The third book I’ll mention is a departure from the others. The Friend With a Secret by Angela Bull was a favourite of mine from about age eleven. Its heroine, Lucy Quentin, is a good girl, constricted by Victorian life. She yearns for some sort of excitement, but can’t seem to supply it herself.
And here we find another popular device which works very well in children’s literature: the exciting, mysterious, slightly dangerous new friend, who shakes up the life of the well-behaved child. Olivia Lang is gifted and theatrical, lost in imaginings to escape her own troubles. She draws Lucy into a world of half-truths, threatening characters, and Victorian-style drug dealing. Lucy is torn between her friendship for Olivia and her loyalty to the gentle life she’s always known.
And this is how the “good girl” grows up: from gleeful childish recitations, to more nuanced explorations of what rebellion means. The link between honest self-expression and misbehaviour can now be explored in a richer vein. As Lucy fights her fears to save Olivia, she realizes that, in spite of her own, quieter essence, she has what it takes to find adventure in the world. She also realizes that in some ways, her stability has been a gift, one she can share with the neglected Olivia.
In the book’s afterword, we learn about the two friends’ adulthoods. While Lucy has a family and runs a children’s magazine, Olivia departs for a wilder life in London, marries an actor, and continues being Olivia. I do recall my affinity shifting from Lucy to Olivia at the story’s end. Perhaps it’s no coincidence, then, that I’m currently working on a novel about an eleven year old girl in Victorian London who plans to be a music hall star?
Our great task in growing up is, of course, the weaving together of the many aspects of our selves. Like chefs, we season and re-season, seeking the perfect balance between ingredients that stabilize, and those which add spice. This is where literature can help. For a younger child, uncertain or constrained in some part of her being, stories depicting—or exaggerating—her latent qualities provide catharsis. Older kids, ready for more complex tales, experience their emerging selves through multiple characters.
But there’s no doubt we love our mischief-makers and rebels, whether we consciously classify ourselves amongst them, or not. So thanks, Sammy Watkins, you little horror. Thank you, grubby Patsy and Olivia Lang. Thanks for the laughter, the much-needed release, and the wild possibilities for tomorrow.
(the real Kate channels Olivia, age 22 ... she never actually smoked)
© Kate Lum-Potvin, 2015
Kate Lum-Potvin is the author of many children’s books including What! Cried Granny, Princesses Are Not Quitters and, most recently, Princesses Are Not Just Pretty. Her awards include the Red House Book Award (UK) The Japan Picture Book Award, and the Nick at Night Best Book Award (USA). She holds an MFA in Creative Writing from UBC. Kate lives in Nova Scotia with her husband, a musician, and still loves Olivia Lang.
Ho Ho Hoppity Lo February 12 2015
On February 4th, the Bozzy Book Club was summoned once again to a snow smothered Boscawen Inn. The kids toddled in wearing full snowsuits with faces barely visible apart from their rosy cheeks and noses pushing through hats and hoods. Coffee was brewing for the grown up Bozzies, buntings were hung in an intentionally unintentional manner, a guitar was waiting in the corner for a player, and the kids cozied into their now familiar spots at book club.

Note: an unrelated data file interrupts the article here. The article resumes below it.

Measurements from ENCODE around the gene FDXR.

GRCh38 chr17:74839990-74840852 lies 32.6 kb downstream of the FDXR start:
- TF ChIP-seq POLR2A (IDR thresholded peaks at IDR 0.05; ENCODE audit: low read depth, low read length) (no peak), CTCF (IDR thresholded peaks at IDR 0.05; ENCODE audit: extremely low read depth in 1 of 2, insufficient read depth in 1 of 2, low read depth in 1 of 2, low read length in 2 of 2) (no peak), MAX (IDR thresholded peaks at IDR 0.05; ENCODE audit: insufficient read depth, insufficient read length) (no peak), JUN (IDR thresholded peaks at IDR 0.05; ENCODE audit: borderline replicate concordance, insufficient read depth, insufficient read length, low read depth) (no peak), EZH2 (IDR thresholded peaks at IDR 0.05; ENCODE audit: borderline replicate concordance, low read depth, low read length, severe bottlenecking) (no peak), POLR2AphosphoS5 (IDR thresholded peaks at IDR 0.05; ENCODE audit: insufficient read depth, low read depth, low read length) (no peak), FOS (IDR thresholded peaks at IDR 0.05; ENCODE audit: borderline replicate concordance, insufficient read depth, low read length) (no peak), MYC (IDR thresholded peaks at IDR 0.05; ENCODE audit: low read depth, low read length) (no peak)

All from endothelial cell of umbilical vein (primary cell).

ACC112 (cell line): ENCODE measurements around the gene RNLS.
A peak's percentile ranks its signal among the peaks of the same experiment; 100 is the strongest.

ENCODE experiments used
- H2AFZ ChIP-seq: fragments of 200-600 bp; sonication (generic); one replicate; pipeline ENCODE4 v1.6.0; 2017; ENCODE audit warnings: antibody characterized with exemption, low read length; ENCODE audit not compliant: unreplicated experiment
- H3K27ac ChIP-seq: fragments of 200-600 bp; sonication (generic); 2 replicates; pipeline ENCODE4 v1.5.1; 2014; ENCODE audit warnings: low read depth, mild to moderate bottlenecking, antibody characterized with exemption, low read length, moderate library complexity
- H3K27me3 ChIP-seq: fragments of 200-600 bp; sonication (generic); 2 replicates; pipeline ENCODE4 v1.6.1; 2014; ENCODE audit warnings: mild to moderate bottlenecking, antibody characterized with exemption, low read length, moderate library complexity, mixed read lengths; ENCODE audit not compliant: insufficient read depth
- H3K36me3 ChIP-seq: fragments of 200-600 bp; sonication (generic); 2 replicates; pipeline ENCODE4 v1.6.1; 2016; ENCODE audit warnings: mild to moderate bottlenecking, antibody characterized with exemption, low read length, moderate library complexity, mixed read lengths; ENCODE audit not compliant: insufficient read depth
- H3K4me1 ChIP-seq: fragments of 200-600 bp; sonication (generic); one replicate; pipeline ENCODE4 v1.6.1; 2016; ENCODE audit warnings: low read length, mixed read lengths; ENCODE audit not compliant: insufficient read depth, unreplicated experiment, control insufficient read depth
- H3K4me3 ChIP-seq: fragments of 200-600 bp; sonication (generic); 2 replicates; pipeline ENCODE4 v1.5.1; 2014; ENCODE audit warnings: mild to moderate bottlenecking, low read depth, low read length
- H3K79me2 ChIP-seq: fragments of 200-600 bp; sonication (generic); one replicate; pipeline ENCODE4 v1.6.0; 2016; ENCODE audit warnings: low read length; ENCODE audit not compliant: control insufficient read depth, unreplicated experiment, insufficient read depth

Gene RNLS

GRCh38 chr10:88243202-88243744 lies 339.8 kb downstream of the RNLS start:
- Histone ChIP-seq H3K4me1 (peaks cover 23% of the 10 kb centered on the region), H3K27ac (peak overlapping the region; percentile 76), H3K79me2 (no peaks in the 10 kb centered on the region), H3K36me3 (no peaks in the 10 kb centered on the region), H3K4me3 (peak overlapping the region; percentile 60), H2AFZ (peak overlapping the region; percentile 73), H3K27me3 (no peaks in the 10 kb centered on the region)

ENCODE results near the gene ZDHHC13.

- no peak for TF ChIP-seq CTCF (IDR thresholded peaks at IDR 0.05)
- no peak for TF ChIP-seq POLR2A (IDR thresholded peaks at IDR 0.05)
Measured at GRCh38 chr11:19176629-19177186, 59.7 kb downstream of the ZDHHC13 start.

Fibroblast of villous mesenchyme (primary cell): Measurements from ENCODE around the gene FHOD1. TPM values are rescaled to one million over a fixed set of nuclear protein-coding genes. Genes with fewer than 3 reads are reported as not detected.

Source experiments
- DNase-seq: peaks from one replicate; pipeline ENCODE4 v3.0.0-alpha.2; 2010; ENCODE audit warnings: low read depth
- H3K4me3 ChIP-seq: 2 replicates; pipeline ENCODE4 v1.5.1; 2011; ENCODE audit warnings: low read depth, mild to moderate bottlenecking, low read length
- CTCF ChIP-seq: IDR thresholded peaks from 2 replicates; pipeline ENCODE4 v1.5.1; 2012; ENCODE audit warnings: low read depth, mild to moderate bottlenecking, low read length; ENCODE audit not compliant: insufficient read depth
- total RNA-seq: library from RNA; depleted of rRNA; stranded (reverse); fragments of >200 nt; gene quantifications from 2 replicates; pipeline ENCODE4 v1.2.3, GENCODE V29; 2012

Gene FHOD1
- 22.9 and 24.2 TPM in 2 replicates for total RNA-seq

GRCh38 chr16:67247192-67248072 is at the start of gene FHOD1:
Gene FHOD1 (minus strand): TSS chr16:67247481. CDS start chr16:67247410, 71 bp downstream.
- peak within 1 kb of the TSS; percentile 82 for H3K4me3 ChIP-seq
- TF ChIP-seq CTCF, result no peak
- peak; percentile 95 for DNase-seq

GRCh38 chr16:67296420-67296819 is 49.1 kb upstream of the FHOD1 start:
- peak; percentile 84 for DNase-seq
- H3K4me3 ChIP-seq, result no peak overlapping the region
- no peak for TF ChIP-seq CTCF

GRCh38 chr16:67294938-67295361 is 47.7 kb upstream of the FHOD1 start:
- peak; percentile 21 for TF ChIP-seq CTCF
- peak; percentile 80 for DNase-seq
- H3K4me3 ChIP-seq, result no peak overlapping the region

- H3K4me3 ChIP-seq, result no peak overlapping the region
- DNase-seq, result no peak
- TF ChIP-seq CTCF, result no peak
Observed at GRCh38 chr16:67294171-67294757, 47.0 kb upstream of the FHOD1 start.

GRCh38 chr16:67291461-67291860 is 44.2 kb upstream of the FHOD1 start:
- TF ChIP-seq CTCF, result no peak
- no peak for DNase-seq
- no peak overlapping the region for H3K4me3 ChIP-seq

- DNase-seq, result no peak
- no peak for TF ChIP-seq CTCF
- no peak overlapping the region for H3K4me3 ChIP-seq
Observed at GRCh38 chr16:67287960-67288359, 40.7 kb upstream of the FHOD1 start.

On the heels of a snow day, the kids were excited to gather for stories, songs, and a flurry of birthdays that were just waiting for a celebration. Their parents seemed equally happy to escape the endless cycle of shovelling and binge TV watching. The snow banks were high and the icicles decorating the windows were longer than them, but the BBC kids were warm inside and ready to rock. And by rock, I don’t mean Judy’s attempt at a punked out version of You are My Sunshine. We actually had a rock star in the house. One of the Bozzy neighbors (and the husband of our own Kate the Great Madlibist) is Bryan Potvin (www.bryanpotvin.com) from the well known Canadian rock band The Northern Pikes. Bryan is a wonderful musician and songwriter whose musical career has taken him all over the world. But on this cold, wintry day he came to play for a discerning audience of Bozzies and they loved it! It was not quite the paparazzi worthy image of a party crashing rock star in a hotel. He brought his acoustic guitar to a Victorian inn and kept it intact.
When the kids settled into their circle, Kate (www.katelum.com) warmed them up with a jazzy narrative and dance to stretch out their limbs and open their imaginations for story time.
She then pulled out a new story, A House for Mr. Ping, which has been heard by few audiences ... so far. It is a sweet tale about a man named Mr. Ping who arrives in a new town with the idea that if he finds the perfect house, he will make many friends. His ideal home is a spectacular house with sparkly paint and a fancy roof. His search doesn’t end with a glittery abode, but he does find happiness in an unexpected home. The story is filled with friendship, grilled cheese sandwiches, a ukulele and an upbeat rendition of the story’s feature song, Ho Hoppity Lo which was written and arranged by Kate and Bryan. This sing-a-long definitely upped the cool factor for the BBC with a hip Sesame Street cameo vibe. It also upped the moods of the seasonally affected parents who joined in.